Dark City


Reviewed by: Angus Wolfe Murray

Dark City
"What [director Proyas] does here is juggle genres and lop the dead cells from the brains of old cliches."

If cinema is a medium of imagination, Aussie director Alex Proyas belongs in the first division. His visual daring compliments a stylistic design that is reminiscent of The City Of Lost Children and a Forties gothic nightscape. What he does here is juggle genres and lop the dead cells from the brains of old cliches.

Aliens are with us. Or are they? Do we exist? Can memory be manipulated and altered? Can a man awake naked in a bath and be wanted by the police for six murders and know nothing - not his name, not his wife's face, not the reason for his fear?

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A humanoid civilisation that is dying somewhere in space sends a raiding party to Earth to seek the souls of man so that its beings can steal them and survive, recreating a city of darkness in the pitiless universe. These hairless beings have the ability to will objects to move and change the identity of sleeping mortals.

To explain the plot would tangle your head in knots. Its complexity may be overwrought. No matter. The excitement is in the treatment. The story dances to another tune as characters search for a reality that will hold them to the ground. This is Kafka in the galaxy, with an infusion of Mervyn Peake.

Rufus Sewell plays the man in the bath, the alleged murderer, whose memories have been ransacked. William Hurt plays the detective, who recognises that certainty is an illusion, like so much else. Jennifer Connelly plays the wife, who has an indelible beauty and a desperate desire. Kiefer Sutherland overplays the shrink, who helps the aliens in their souls search, only to realise too late that they represent evil beyond belief.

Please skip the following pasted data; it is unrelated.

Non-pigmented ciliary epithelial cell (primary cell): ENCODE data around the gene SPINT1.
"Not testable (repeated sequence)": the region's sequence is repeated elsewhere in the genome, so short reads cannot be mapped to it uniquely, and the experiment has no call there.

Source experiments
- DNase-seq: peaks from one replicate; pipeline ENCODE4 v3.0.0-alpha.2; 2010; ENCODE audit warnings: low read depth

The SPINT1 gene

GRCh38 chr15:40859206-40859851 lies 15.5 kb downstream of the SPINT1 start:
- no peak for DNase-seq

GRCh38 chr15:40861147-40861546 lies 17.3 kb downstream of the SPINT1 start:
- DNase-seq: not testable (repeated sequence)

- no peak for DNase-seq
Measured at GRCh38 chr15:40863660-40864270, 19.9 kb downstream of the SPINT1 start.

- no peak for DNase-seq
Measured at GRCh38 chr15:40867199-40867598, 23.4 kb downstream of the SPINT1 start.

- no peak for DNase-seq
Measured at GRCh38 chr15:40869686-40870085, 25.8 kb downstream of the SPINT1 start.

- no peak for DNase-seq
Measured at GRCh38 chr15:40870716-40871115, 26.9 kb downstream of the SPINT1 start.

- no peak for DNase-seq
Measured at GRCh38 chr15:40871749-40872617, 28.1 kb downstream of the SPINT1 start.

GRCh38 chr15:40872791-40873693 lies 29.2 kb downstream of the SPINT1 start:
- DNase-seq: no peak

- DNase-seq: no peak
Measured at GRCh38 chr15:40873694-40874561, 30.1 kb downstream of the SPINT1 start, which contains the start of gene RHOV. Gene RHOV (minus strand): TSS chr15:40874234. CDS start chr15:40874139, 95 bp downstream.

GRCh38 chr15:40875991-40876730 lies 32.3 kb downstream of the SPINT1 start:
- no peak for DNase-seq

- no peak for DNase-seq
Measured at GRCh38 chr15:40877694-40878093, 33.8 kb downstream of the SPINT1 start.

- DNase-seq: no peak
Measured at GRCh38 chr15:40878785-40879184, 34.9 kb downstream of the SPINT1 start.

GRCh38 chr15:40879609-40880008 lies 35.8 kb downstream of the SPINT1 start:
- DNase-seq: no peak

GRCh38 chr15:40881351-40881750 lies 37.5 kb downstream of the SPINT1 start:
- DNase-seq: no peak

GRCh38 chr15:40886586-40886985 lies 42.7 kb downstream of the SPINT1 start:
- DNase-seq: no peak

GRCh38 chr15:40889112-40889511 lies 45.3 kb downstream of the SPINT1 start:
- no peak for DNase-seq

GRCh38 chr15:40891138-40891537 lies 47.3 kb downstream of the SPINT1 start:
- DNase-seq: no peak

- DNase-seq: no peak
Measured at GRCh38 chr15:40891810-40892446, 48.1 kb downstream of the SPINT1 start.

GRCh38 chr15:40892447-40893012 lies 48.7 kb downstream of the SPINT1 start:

The film inhabits that place you think you recognise, a noir pastiche sci-fi designer gloryhole, where the cut price miracle is a Saturday night babe with Tuesday morning eyes. Nothing is as nothing was. The guys from Somewhere Else have the now of NOW sussed. There's no explanation for antilogic, no escape from the power of The Other.

Proyas is a writer/director to cherish. He might have tested his talent on pop videos and opened his cine career with The Crow, but Dark City is so full of ideas they spill over. It is not tidy, it's inspired. Don't stop to make sense of things. A maverick with style beats $100million of computer-generated toys any day.

Reviewed on: 19 Jan 2001
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Film noir plotting meets a fiendish science fiction underworld in an extravagant fantasy.
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Director: Alex Proyas

Writer: Alex Proyas, Lem Dobbs, David S Goyer

Starring: Rufus Sewell, William Hurt, Kiefer Sutherland, Jennifer Connelly, Richard O'Brien, Ian Richardson, Bruce Spence, Colin Friels, John Bluthal, Mitchell Butel, Melissa George

Year: 1998

Runtime: 100 minutes

BBFC: 15 - Age Restricted

Country: Australia/US


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The City Of Lost Children